The buzzword in education seems to be technology: technology integration, technology in the classroom, and technology tools. It appears that using technology in the classroom is here to stay.
How do we as educators evaluate the technology use within our classrooms and within our schools? How do we decide if what we are using to deliver content, engage students, and produce product is the best option out there? How do we stay at the top of the ever-changing list of apps, videos, and tools?
As teachers we need to be active consumers of the digital world. We need to use apps and tools ourselves. Teachers who are able to navigate the digital world for themselves will be able to guide their students in the process. A tool I have found useful is Flipboard. Flipboard is an app for both the Apple and Android markets. It is social magazine application. You pick a few topics that you are interested in and the software brings together a visually appealing “magazine” for your reading pleasure. It continually updates, bringing you the latest news in the topics you picked. On my Flipboard a few of the topics I picked are “Instructional Design Daily,” “All Things Digital,” and “The Kid Should See This.”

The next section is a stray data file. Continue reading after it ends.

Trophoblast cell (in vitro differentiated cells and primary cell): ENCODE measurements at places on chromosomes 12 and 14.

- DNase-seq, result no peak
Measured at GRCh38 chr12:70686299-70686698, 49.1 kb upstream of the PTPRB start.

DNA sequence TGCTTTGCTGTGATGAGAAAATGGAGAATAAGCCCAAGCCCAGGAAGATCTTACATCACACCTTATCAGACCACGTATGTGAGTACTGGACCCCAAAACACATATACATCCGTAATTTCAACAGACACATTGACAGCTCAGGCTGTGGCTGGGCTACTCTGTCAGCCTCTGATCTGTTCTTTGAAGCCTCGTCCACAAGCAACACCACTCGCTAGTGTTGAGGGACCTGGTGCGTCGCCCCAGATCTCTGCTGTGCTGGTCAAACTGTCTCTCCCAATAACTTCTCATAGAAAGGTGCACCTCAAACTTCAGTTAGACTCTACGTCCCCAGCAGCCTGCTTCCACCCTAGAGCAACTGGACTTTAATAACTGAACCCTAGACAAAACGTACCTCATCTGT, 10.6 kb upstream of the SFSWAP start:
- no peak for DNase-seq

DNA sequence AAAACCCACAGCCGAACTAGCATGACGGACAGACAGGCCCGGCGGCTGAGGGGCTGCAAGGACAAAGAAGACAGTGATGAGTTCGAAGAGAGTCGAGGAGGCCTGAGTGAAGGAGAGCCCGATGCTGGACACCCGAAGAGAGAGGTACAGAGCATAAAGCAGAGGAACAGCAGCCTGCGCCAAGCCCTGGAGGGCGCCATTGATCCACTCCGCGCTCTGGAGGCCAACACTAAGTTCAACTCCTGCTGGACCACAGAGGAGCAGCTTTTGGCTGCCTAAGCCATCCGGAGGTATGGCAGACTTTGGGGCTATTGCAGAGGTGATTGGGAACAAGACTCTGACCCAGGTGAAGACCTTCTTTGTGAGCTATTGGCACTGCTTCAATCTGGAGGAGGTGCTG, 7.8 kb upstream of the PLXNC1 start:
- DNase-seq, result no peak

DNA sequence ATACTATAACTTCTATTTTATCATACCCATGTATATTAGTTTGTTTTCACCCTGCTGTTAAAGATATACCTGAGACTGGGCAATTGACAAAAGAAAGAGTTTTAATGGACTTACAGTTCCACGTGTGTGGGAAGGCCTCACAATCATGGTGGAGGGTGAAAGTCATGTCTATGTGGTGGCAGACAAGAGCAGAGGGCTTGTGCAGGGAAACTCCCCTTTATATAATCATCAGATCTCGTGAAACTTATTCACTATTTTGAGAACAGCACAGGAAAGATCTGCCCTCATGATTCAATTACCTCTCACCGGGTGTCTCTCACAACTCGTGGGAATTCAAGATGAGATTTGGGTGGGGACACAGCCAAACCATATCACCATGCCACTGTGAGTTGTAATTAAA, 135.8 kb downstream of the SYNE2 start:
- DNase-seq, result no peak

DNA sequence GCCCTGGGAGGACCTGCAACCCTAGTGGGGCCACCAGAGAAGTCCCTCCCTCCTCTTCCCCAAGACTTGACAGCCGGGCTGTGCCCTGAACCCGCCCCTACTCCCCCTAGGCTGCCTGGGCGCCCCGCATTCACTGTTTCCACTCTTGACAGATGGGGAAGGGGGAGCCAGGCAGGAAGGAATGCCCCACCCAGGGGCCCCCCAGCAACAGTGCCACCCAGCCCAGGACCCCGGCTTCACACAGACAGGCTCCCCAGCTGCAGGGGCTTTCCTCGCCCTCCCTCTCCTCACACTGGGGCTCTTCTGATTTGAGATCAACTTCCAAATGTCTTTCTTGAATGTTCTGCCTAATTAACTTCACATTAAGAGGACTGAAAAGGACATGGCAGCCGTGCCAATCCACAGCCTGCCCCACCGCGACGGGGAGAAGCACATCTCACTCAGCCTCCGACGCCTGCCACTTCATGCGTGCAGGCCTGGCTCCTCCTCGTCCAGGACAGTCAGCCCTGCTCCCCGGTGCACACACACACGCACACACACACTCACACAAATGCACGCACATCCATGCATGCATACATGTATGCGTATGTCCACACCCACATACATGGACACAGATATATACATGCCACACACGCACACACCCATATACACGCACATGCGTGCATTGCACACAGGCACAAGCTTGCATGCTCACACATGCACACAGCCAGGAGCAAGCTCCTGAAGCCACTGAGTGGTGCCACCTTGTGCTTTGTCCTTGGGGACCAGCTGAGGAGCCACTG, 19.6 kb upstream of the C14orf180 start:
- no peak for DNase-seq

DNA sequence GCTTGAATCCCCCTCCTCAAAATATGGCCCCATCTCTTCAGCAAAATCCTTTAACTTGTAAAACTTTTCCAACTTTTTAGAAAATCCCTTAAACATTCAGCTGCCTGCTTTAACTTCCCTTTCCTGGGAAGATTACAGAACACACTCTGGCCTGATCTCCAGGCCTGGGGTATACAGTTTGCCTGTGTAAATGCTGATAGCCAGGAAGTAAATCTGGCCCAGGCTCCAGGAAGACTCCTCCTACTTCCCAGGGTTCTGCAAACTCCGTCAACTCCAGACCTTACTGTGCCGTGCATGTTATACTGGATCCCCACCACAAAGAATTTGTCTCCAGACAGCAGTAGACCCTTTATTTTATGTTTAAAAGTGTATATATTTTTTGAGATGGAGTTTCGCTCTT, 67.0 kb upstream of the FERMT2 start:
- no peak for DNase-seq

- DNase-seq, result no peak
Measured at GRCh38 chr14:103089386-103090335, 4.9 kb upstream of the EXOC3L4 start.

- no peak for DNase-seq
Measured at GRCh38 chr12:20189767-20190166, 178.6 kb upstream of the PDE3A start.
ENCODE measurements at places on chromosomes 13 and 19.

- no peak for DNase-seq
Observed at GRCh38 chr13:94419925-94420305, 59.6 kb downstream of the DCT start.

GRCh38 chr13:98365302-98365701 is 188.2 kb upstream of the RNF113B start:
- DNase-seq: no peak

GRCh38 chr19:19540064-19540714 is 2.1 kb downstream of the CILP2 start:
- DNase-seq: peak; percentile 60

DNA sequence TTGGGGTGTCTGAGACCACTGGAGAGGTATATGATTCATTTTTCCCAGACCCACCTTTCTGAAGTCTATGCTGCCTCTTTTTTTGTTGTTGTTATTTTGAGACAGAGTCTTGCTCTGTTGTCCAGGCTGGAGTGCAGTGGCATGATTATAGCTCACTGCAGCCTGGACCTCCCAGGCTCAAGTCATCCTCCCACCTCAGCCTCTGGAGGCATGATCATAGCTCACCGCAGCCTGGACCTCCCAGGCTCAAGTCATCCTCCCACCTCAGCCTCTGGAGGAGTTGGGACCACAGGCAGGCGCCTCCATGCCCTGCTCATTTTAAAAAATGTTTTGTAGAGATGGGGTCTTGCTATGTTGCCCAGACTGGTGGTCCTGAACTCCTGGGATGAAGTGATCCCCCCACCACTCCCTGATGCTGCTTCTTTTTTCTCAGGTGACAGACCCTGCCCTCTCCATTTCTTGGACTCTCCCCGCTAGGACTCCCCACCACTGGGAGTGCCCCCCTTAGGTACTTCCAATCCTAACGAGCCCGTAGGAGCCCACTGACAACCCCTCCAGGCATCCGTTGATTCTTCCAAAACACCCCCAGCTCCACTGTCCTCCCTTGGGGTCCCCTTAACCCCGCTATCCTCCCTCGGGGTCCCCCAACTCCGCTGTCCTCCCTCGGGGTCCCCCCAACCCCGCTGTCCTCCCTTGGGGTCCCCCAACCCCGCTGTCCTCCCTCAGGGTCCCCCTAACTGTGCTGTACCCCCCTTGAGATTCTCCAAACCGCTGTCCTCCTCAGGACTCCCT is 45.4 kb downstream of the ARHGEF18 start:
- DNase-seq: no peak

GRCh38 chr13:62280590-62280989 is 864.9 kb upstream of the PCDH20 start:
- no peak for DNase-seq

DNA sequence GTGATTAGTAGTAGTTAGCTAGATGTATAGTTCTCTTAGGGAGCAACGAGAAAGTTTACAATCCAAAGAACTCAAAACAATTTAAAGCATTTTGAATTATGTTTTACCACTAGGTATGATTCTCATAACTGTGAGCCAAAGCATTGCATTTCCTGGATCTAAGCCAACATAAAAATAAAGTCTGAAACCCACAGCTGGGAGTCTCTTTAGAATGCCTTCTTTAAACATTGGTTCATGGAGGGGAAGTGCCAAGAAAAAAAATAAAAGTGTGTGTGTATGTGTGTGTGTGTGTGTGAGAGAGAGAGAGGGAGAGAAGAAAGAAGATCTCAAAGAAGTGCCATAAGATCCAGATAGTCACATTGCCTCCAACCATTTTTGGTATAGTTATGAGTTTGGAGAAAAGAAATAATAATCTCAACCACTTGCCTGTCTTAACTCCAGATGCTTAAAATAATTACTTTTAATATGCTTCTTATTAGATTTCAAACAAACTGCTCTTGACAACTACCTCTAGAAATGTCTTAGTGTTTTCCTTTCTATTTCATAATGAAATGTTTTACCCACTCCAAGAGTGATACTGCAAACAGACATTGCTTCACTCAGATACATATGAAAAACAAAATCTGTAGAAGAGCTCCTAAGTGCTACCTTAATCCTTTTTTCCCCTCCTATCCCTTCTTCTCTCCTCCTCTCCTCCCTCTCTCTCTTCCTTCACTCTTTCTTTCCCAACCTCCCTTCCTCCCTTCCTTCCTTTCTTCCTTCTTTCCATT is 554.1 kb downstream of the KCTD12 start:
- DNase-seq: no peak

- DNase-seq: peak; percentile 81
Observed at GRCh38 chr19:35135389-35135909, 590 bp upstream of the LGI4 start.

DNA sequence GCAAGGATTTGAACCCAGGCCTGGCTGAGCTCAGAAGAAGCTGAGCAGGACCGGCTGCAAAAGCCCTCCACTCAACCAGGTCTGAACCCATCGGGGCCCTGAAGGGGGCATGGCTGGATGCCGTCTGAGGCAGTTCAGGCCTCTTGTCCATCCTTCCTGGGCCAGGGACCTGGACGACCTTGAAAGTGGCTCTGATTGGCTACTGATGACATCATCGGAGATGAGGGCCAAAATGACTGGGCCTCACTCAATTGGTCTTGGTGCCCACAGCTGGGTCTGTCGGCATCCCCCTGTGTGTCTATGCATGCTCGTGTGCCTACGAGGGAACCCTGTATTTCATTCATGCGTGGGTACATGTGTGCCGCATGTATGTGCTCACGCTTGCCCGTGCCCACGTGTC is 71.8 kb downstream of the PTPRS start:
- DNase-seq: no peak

Another way to stay on top of ever changing technology is to do a search for blogs that apply to you and your teaching situation and then to subscribe to those blogs. I have found several bloggers who continually blog on new items that they have found useful in their teaching. It is always good to hear from someone else how they use a tool and what they have found good and bad about it. Some of the blogs that I follow and enjoy:
Being both an Apple computer user and working with students who might need assistive technology, I often check the “Special Education” area of Apple apps. Many computer systems have assistive technology features built into the operating system of the computer such as voice over, sticky keys and guided access. You can do a search of your operating system and also assistive technology to see what is offered for the computer you are using. An educator I follow who often sends out a list of free Assistive Technology Apple apps is Mark Coppin.
At times it is overwhelming all that is out there and how to use it within your classroom. I suggest you evaluate the technology use within your school and classroom using a technology rubric. Evaluate where you are at, what is working well for you, and where additional technology could be used. This will focus your searching to a specific area and be less overwhelming. A few rubrics for evaluation are:
To stay current and knowledgeable in the “buzz” of technology we as teachers must remain informed, continually evaluate what we use and be able to articulate why we use what we do.
Becci Zwiers is an online educator, teacher consultant, and instructional designer. She can be contacted at firstname.lastname@example.org or followed on Twitter as @BecciZwiers.